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Sign Language Studies

American Annals of the Deaf

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Language and the Law in Deaf Communities

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The score sheet asked judges to rate each signed interpretation on a scale of 1–4, with 1 being the least comprehensible. Figure 2 shows the scoring system and labels used on the scoring sheet:





Incomprehensible Confusing Fairly Clear Very Clear

figure 2. Scoring sheet for comprehensibility judgments

Prior to viewing the videotape, subjects were told in ASL that they were participating in a research project relating to courtroom interpreting. Deaf subjects were told that they would be asked for their “overall gut reaction” about the comprehensibility of the Miranda warning and the interrogation, and that they need not concern themselves with a grammatical analysis of the signed interpretations.


A tabulation of the comprehensibility judgments again demonstrated dramatic differences in comprehensibility as a function of interpreter skill level. The signed interpretations of all the beginning interpreters were found to be incomprehensible. This included their interpretations of the Miranda warning and the interrogation.

Comprehensibility judgments of the intermediate interpreters’ signed output varied by the type of discourse. Intermediates’ interpretations of the Miranda warning were consistently found by the judges to be confusing, with the exception of two judges who found one of the interpretations of the Miranda rights to be incomprehensible. Intermediates’ interpretations of the interrogation were uniformly found to be confusing. None of the judges found these interpretations to be very clear.

The interpretations of the advanced interpreters were generally found to be fairly clear. With regard to the Miranda warning, three of the judges found the signed output to be confusing. The remaining judges found them to be fairly clear. With regard to the interrogation, six of the judges found the advanced interpreters to be fairly clear. Four found them to be very clear.

Like the intermediate interpreters, the advanced interpreters faired slightly better at conveying the content of the interrogation than they did conveying the content of the Miranda warning. I would suggest that the slight differences here in comprehensibility might be related to differences between the two pieces of discourse. One difference is that the Miranda warning is a written text, which is read to a defendant, whereas the interrogation arose as an oral interaction, which was orally reproduced for this study. Written discourse is more “compact” than spoken discourse, perhaps due to greater planning time and lack of “visibility” (Chafe 1982). It is more compact in that it has fewer repetitions than oral discourse, is denser in meaning, and exhibits a greater number of syntactically complex structures (Kroll 1977; Chafe 1982; Beaman 1993).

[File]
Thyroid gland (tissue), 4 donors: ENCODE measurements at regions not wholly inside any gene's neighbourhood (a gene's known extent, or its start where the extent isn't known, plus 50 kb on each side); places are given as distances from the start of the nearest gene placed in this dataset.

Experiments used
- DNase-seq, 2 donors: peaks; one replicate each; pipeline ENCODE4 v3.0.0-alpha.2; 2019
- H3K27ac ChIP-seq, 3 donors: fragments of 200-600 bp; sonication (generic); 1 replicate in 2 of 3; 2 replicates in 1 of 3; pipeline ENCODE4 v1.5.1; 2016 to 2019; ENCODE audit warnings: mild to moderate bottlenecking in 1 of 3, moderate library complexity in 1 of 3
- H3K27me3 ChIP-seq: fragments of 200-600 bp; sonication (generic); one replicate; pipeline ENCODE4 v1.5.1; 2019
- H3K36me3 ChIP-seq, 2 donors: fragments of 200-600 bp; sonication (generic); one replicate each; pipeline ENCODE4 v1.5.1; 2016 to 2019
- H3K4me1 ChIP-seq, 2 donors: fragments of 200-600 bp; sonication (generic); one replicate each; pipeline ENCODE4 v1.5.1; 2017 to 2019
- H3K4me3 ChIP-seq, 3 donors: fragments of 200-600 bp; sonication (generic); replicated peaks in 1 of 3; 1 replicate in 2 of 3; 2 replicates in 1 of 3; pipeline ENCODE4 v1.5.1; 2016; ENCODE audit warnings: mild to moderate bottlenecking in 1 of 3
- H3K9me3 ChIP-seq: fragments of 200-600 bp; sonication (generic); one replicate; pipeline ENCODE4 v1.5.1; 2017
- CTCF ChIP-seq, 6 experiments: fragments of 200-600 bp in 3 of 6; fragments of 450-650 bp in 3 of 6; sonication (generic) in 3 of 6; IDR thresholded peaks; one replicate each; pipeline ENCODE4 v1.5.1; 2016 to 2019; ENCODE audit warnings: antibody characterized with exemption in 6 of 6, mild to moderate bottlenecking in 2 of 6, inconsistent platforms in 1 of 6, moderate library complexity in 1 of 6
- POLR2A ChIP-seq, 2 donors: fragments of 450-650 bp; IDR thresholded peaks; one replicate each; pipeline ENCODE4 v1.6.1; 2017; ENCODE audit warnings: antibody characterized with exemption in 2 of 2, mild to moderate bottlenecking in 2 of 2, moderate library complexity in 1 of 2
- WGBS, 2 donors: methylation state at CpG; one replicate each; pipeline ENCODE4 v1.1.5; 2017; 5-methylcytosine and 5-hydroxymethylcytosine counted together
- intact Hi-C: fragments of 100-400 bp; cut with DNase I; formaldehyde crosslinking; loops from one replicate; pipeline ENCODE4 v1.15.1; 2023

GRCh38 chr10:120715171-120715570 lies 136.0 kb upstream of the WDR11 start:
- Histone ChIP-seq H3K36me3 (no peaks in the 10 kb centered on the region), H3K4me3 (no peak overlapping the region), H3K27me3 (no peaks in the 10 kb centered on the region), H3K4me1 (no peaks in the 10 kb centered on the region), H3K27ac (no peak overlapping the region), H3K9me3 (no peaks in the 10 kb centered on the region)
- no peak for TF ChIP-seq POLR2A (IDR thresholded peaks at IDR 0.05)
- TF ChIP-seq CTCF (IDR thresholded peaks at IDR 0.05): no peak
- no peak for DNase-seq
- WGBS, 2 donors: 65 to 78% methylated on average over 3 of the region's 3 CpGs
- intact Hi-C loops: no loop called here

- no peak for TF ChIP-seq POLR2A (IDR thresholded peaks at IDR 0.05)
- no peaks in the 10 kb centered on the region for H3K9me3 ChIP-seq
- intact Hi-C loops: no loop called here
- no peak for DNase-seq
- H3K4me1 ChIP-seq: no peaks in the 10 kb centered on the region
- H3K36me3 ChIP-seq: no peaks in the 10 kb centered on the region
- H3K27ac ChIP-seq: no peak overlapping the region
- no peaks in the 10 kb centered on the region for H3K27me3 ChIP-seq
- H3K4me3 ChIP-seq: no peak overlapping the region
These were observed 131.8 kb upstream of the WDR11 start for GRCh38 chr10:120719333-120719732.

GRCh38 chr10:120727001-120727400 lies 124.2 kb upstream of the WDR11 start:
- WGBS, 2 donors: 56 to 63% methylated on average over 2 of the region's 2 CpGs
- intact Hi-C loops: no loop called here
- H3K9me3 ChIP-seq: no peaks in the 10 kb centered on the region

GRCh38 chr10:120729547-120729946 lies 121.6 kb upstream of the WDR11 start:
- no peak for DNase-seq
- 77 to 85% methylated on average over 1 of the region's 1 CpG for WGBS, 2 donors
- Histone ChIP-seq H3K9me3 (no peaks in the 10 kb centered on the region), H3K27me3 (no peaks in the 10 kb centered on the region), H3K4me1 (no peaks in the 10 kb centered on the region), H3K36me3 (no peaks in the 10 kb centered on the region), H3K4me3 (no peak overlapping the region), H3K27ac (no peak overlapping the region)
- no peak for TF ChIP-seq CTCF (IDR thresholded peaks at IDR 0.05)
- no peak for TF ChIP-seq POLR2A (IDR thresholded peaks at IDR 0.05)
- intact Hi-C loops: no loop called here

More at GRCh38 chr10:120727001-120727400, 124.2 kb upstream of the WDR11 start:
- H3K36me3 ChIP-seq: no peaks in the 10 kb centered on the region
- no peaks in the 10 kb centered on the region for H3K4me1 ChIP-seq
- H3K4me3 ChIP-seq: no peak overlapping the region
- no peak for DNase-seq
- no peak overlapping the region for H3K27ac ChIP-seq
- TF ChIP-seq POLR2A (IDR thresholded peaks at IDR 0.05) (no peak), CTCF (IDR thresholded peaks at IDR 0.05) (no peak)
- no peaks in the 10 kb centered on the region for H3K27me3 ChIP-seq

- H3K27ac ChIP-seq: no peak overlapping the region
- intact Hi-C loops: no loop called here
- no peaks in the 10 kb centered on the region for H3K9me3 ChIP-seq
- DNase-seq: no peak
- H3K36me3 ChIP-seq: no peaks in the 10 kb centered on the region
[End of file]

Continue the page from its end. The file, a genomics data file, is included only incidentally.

Second, conceptually, the Miranda warning is much more complex than the “How did Robert Lopez get to the United States?” theme of the interrogation discourse. Consequently, it may be that a basic understanding of how the legal process works is necessary to understanding the Miranda warning. Because of decreased access to written information due to the third- and fifth-grade reading abilities of most Deaf individuals and decreased access to spoken information due to deafness, Deaf individuals as a group probably have less understanding than hearing individuals of how the legal system works. This is consistent with findings by Vernon (1978),

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